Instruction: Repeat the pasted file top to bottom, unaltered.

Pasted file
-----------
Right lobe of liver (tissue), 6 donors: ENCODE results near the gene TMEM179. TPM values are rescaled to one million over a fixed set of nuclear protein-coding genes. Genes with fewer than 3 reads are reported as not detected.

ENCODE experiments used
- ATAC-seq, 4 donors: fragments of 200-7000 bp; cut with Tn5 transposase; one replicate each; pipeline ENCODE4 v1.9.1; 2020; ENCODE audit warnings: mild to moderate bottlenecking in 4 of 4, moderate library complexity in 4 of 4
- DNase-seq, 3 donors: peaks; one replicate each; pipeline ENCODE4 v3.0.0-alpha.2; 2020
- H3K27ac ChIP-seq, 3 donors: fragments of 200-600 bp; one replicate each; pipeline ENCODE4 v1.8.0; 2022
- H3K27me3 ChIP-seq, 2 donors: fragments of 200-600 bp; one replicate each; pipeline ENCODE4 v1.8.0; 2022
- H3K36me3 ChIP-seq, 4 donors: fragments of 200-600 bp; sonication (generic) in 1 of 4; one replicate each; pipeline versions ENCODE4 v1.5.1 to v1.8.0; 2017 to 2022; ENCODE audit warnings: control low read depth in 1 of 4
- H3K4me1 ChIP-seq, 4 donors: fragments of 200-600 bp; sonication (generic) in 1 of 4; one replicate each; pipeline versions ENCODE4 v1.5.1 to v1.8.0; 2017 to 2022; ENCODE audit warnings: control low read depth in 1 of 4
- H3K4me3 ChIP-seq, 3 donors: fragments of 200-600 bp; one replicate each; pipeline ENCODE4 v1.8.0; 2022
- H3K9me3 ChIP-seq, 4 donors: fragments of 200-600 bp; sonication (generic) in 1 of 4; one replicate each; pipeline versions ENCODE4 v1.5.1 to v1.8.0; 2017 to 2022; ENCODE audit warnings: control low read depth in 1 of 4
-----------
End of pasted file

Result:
Right lobe of liver (tissue), 6 donors: ENCODE results near the gene TMEM179. TPM values are rescaled to one million over a fixed set of nuclear protein-coding genes. Genes with fewer than 3 reads are reported as not detected.

ENCODE experiments used
- ATAC-seq, 4 donors: fragments of 200-7000 bp; cut with Tn5 transposase; one replicate each; pipeline ENCODE4 v1.9.1; 2020; ENCODE audit warnings: mild to moderate bottlenecking in 4 of 4, moderate library complexity in 4 of 4
- DNase-seq, 3 donors: peaks; one replicate each; pipeline ENCODE4 v3.0.0-alpha.2; 2020
- H3K27ac ChIP-seq, 3 donors: fragments of 200-600 bp; one replicate each; pipeline ENCODE4 v1.8.0; 2022
- H3K27me3 ChIP-seq, 2 donors: fragments of 200-600 bp; one replicate each; pipeline ENCODE4 v1.8.0; 2022
- H3K36me3 ChIP-seq, 4 donors: fragments of 200-600 bp; sonication (generic) in 1 of 4; one replicate each; pipeline versions ENCODE4 v1.5.1 to v1.8.0; 2017 to 2022; ENCODE audit warnings: control low read depth in 1 of 4
- H3K4me1 ChIP-seq, 4 donors: fragments of 200-600 bp; sonication (generic) in 1 of 4; one replicate each; pipeline versions ENCODE4 v1.5.1 to v1.8.0; 2017 to 2022; ENCODE audit warnings: control low read depth in 1 of 4
- H3K4me3 ChIP-seq, 3 donors: fragments of 200-600 bp; one replicate each; pipeline ENCODE4 v1.8.0; 2022
- H3K9me3 ChIP-seq, 4 donors: fragments of 200-600 bp; sonication (generic) in 1 of 4; one replicate each; pipeline versions ENCODE4 v1.5.1 to v1.8.0; 2017 to 2022; ENCODE audit warnings: control low read depth in 1 of 4